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kneecap

[ nee-kap ]

noun

  1. the patella.
  2. a protective covering, usually knitted, for the knee.


verb (used with object)

, knee·capped, knee·cap·ping.
  1. to cripple (a person) by shooting in the knee:

    Terrorists were kneecapping prospective jurors.

kneecap

/ ˈniːˌkæp /

noun

  1. anatomy a nontechnical name for patella
  2. See poleyn
    another word for poleyn


verb

  1. (esp of certain terrorist groups) to shoot (a person) in the kneecap, esp as an act of retaliation

kneecap

/ kăp′ /

  1. See patella


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Other Words From

  • kneecapper noun

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Word History and Origins

Origin of kneecap1

First recorded in 1650–60; knee + cap 1

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Example Sentences

This kneecaps their ability to rapidly respond to natural disasters on islands and other remote locations that need quick help, especially after emergencies.

While respiratory infections rarely leave marks, the boy’s kneecaps had fused to the thighbones above them.

My muddy shoe slipped, and I banged my kneecap on a fence rail, clinging for dear life.

At the same time, Tea Partyers are fending off Republican attempts to “kneecap” the movement as a whole, says Carender.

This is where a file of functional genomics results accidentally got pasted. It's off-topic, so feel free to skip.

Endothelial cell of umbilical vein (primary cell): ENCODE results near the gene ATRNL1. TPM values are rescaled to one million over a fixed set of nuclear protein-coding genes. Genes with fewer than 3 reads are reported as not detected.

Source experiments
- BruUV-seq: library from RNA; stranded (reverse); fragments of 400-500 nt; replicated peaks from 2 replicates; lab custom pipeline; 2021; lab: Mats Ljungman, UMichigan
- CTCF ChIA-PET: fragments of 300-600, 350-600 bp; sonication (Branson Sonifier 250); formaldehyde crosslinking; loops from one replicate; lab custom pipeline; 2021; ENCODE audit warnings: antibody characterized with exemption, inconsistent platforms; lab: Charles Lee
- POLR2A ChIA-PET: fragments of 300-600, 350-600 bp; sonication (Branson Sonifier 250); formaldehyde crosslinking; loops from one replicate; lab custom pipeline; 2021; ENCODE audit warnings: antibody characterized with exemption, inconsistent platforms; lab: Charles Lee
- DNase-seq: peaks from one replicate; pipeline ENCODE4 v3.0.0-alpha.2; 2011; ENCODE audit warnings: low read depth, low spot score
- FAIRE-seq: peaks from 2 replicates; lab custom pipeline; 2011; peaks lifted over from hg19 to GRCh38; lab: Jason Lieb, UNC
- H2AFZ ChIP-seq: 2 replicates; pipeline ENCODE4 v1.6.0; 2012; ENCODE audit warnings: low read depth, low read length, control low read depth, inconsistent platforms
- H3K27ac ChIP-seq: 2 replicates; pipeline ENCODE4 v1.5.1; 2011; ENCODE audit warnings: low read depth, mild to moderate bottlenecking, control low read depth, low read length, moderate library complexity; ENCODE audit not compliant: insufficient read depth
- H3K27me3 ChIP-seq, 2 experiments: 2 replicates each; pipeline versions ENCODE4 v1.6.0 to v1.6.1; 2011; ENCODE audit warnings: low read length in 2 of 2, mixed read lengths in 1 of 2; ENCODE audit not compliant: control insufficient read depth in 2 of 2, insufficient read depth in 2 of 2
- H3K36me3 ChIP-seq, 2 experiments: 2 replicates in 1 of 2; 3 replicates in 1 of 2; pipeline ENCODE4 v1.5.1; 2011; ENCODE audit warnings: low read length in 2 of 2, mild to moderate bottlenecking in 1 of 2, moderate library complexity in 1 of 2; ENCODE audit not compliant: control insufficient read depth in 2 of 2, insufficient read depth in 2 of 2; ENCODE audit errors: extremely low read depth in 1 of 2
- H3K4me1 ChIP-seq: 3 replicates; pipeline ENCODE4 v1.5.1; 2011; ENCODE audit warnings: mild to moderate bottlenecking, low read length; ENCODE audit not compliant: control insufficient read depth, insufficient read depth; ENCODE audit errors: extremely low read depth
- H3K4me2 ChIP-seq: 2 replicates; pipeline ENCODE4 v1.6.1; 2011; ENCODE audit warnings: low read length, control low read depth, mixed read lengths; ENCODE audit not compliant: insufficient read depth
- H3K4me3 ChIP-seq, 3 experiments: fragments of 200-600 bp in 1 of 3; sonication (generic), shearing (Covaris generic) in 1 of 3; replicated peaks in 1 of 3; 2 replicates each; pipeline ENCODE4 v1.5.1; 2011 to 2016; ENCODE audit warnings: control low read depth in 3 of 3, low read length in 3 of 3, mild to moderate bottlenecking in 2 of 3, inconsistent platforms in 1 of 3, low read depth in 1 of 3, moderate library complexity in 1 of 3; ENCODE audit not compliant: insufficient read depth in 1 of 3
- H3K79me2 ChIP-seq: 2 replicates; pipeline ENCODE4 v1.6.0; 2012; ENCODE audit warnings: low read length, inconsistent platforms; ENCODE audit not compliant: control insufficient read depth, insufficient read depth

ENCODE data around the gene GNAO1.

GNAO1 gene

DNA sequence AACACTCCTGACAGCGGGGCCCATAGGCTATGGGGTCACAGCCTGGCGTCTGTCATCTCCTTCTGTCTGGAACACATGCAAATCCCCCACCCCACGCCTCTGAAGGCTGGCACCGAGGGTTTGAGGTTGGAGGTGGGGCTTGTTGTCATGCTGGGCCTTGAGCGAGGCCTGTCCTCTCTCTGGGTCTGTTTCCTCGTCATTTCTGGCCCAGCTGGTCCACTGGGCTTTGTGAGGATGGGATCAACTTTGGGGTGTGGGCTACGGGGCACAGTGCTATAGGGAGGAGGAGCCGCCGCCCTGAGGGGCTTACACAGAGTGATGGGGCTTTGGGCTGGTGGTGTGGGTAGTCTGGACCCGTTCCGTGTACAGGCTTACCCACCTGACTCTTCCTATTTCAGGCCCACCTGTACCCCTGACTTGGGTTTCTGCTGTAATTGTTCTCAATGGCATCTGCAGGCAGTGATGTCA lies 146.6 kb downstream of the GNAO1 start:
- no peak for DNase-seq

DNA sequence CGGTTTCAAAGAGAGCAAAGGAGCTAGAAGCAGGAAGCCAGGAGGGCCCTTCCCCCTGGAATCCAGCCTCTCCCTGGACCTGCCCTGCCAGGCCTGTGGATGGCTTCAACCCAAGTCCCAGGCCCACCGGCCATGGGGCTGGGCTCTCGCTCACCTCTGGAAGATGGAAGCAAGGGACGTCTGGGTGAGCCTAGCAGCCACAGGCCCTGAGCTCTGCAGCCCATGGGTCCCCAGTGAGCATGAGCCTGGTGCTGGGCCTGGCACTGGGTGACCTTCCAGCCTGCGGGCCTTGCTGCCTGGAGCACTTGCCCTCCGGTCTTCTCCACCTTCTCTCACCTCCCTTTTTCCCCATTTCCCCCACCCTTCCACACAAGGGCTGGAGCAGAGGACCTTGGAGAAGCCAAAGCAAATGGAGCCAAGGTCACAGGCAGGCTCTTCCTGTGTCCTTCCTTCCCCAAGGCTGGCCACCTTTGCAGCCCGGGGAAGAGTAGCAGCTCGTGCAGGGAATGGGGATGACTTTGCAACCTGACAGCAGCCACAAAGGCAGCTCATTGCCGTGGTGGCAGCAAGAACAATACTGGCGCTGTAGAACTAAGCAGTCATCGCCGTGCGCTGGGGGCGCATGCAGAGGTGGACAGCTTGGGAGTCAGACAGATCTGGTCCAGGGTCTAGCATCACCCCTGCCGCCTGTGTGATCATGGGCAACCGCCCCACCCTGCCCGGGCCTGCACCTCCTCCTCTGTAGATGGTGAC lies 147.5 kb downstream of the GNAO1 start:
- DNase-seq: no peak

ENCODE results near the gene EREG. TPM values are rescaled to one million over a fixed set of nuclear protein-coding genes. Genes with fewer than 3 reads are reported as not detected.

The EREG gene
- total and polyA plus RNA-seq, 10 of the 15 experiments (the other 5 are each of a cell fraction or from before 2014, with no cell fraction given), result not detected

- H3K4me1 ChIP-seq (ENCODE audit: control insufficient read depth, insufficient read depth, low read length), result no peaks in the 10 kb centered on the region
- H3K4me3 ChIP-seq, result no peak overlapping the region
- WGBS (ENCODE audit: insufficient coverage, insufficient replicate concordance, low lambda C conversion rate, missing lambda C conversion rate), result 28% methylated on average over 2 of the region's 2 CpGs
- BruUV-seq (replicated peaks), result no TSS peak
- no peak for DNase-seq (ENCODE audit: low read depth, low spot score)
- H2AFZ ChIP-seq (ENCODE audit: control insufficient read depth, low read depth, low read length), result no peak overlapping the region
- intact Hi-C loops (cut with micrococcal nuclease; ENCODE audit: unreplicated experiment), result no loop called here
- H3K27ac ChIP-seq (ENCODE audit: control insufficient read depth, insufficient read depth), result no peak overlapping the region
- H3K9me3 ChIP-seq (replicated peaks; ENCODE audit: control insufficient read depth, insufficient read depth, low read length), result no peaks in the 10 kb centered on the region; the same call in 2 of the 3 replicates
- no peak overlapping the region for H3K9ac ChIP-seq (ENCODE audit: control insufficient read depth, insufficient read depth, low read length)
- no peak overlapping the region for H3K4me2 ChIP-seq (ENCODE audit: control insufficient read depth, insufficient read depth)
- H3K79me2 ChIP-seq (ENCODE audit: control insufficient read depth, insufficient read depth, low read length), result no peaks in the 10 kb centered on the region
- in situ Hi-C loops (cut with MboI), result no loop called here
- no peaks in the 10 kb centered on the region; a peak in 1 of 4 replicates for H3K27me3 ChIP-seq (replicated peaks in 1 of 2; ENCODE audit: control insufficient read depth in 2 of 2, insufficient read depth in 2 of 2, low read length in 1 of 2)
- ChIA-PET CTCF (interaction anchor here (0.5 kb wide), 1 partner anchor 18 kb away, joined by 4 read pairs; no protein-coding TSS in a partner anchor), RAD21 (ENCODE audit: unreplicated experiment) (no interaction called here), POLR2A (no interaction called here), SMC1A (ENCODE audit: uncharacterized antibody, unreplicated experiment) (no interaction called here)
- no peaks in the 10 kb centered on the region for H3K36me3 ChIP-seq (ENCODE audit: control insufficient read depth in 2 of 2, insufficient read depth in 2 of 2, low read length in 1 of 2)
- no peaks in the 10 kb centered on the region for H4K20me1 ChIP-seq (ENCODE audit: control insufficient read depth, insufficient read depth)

You cannot kneecap a statistic, though you can sometimes make it limp.

Gillibrand exclaims, punctuating her eruption with a brisk swat to my kneecap.

The trappers entertain a superstitious notion, which leads them to remove a kneecap from each beaver and throw it into the fire.

But he did not catch her; he stubbed his toe and fell, arising with a bruised kneecap which prevented further pursuit.

In aiming kneeling, the left elbow rests on the left knee, point of elbow in front of kneecap.

As well as I could make out, the kneecap seemed turned up on edge in the midst of the swelling.

From the ankle up over the shin, almost to the kneecap, was a long red sore, yellowish in the centre.

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knee breechesknee-deep